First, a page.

Maybe the Virgin Mary did come to those teenagers to give them a message for the rest of mankind. She still appears to all four of them.

    My Lutheran “upbringing” tells me that this is probably not real or that these Catholics are putting too much emphasis on Mary, instead of Jesus or God. But you know what…….maybe it did happen just like the visionaries said. I am going to go find out and form my own hypothesis and opinion.

    People of the same faith can have different views along with people of difference religions having the same opinions.

    Doctrine, you say??? If this does really happen and she does come to these people then Martin Luther was wrong and I need to reevalutate my Christianity!!!……maybe 1.5 billion Catholics are right…….

    1. Wanna B Sure

      Brad; Or not. Are you prepaired to accept all the dogma that are required in the RC Church, or will you be free to pick and choose which ones you feel comfortable with? Some of your posts indicate that you are not prepaired to do that. I believe that it would be in your interest to study in depth the Doctrine and Decrees of the Council of Trent. Every word in this document is considered to be absolute, and is quoated extensively in the “New” Catechism of the RC Church. Nothing in Trent has been removed, although Benedict XVI has made attempts to “soften” some existing terminology without removing it. While you are at it, I recommend getting Martin Chemnitz’s “Examination of the Council of Trent.” (4 volumes). I do wish you well.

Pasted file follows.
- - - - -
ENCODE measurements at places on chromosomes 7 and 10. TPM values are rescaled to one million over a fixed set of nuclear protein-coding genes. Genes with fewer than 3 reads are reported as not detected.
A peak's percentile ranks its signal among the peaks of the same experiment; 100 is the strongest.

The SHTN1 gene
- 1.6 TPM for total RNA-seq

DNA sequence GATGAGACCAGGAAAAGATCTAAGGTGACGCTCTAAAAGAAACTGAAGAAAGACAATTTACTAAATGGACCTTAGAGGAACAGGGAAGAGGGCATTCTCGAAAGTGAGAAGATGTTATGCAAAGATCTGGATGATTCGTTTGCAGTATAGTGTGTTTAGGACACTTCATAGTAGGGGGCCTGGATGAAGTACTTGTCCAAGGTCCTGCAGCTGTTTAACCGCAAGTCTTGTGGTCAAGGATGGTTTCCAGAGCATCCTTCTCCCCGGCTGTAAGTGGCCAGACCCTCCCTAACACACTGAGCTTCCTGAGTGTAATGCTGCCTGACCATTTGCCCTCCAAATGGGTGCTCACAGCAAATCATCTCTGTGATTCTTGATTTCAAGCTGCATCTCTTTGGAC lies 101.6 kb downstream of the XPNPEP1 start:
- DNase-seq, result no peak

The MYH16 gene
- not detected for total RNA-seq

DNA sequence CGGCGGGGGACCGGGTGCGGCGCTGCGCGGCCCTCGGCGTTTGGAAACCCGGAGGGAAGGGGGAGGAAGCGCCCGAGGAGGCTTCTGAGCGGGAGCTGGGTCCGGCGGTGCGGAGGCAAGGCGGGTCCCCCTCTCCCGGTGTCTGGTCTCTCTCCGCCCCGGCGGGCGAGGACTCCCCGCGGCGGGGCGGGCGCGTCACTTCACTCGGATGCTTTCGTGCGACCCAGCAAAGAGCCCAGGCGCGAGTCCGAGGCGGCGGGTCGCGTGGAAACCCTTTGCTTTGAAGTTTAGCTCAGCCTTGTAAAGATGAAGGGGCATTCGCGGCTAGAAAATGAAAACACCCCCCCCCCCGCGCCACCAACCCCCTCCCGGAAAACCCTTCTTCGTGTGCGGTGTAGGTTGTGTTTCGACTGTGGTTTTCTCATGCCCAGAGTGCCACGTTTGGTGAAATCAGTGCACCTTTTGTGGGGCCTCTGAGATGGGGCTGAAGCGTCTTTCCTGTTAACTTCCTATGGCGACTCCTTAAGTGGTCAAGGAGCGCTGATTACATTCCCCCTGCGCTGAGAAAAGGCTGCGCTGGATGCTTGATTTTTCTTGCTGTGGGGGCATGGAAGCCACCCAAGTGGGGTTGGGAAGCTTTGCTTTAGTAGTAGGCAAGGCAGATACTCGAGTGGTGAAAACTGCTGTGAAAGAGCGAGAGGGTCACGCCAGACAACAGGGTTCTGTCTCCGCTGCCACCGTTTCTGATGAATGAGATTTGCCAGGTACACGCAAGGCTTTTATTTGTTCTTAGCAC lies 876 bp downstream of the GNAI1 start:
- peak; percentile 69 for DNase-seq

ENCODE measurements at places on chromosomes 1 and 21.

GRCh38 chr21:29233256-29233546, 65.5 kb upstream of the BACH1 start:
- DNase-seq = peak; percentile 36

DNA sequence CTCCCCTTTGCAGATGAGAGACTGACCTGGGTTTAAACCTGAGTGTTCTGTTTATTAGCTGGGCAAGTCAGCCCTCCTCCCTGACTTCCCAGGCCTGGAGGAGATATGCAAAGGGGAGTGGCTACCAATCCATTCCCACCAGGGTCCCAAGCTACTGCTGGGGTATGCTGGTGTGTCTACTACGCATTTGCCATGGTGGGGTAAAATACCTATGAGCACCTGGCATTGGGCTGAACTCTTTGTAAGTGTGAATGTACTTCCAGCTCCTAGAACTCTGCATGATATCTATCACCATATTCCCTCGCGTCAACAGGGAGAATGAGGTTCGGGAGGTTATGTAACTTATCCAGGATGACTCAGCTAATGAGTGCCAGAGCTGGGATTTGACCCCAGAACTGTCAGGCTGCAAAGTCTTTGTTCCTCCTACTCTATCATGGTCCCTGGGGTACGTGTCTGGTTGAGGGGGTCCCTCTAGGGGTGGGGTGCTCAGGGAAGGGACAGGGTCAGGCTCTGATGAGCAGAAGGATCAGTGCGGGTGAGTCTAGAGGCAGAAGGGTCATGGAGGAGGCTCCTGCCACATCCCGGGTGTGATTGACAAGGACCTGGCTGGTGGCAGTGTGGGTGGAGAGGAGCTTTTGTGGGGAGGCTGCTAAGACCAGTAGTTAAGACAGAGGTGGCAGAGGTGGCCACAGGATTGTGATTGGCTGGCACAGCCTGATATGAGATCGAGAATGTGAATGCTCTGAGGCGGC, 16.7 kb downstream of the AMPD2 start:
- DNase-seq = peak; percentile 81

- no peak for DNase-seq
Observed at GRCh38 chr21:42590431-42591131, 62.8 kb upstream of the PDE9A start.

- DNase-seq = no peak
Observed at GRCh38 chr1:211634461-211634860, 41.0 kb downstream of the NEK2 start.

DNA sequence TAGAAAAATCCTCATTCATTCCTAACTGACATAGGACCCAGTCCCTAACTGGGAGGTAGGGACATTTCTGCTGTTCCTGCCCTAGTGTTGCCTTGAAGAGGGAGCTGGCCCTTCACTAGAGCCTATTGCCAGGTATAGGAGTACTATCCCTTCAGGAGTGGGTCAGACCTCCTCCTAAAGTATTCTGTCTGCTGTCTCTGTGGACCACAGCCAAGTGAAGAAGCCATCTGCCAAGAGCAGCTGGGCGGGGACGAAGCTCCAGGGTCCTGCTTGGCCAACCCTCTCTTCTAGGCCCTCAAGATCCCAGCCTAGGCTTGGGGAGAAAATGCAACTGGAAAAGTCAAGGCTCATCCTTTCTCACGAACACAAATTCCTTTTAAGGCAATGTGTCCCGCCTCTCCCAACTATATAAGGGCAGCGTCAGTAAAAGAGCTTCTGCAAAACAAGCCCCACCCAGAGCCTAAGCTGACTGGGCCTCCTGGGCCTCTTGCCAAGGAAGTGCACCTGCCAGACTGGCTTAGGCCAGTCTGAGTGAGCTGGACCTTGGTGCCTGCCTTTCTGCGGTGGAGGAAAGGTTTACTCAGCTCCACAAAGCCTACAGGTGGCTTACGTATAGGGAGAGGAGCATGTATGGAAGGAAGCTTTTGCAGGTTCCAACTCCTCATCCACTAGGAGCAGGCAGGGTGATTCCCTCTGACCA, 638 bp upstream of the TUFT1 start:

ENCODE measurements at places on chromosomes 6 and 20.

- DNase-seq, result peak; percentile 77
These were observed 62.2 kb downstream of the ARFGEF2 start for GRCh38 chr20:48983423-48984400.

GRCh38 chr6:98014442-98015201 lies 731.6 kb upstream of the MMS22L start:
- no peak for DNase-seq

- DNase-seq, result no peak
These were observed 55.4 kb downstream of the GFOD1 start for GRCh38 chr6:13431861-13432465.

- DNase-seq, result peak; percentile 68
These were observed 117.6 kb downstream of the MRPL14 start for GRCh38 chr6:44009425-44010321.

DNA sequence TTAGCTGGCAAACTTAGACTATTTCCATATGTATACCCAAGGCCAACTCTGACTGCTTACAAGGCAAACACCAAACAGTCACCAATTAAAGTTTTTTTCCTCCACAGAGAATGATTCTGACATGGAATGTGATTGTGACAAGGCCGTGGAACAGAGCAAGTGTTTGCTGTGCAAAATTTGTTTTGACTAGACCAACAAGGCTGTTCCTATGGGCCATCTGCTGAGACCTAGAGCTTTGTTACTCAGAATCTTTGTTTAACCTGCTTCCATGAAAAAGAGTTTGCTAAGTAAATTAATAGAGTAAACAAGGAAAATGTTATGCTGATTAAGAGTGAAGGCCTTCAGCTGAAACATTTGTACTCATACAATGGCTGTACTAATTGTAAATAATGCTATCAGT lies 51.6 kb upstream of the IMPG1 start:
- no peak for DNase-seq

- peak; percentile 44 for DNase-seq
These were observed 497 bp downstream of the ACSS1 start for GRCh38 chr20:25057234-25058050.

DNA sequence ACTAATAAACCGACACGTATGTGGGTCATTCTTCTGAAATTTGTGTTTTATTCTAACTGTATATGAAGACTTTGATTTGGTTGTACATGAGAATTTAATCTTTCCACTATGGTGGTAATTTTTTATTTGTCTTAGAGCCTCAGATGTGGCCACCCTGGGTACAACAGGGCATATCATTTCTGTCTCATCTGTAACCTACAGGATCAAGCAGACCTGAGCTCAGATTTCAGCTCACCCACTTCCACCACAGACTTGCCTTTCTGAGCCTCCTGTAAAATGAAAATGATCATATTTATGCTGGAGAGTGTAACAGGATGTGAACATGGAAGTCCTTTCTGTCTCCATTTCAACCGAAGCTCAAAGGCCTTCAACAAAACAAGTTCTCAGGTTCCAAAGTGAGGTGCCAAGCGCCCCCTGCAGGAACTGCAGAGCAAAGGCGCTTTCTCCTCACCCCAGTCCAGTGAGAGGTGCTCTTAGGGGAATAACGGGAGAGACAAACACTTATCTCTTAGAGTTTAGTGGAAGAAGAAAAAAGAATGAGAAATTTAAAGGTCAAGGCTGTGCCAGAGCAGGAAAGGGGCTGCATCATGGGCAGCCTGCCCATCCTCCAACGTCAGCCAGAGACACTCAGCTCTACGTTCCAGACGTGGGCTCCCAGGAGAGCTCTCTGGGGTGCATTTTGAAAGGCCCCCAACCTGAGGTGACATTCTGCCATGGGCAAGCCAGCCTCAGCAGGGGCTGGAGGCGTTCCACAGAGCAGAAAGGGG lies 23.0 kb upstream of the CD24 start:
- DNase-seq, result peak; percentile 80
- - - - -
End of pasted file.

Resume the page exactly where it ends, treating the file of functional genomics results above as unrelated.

2. I’m skeptical. I went to http://www.medjugorje.org/. It appears to be the official website. There is a video of Mirjana supposedly seeing and talking to Mary. She doesn’t exhibit the Biblical criteria for being in vision. So if she’s not in vision, the apparition must be viewable to the many people with her. Clearly this is not the case. I believe the Bible is clear on death. When we die we sleep in the grave. No conscious thought, nothing until the 1st resurrection. There was a resurrection of the righteous when Jesus was raised from the dead, so she wasn’t a part of this one. The Bible doesn’t mention of her resurrection, but let’s say she was later on and it’s not written. She would have to appear to people in the physical flesh, not some invisible ghostly image to a select person among a crowd of people. If she’s not in vision and it’s not the physical Mary, i would conclude it’s a demonic entity.

      1. I would conclude that the people claiming to have seen her are either crazy or frauds. Since there were 4, dramaticly reducing the odds that they were all crazy in precisely the same way, I’m going with fraud.

        1. Oh yes, that’s the most likely. I guess my comment was on if they were actually seeing something. But yeah, the whole thing stinks.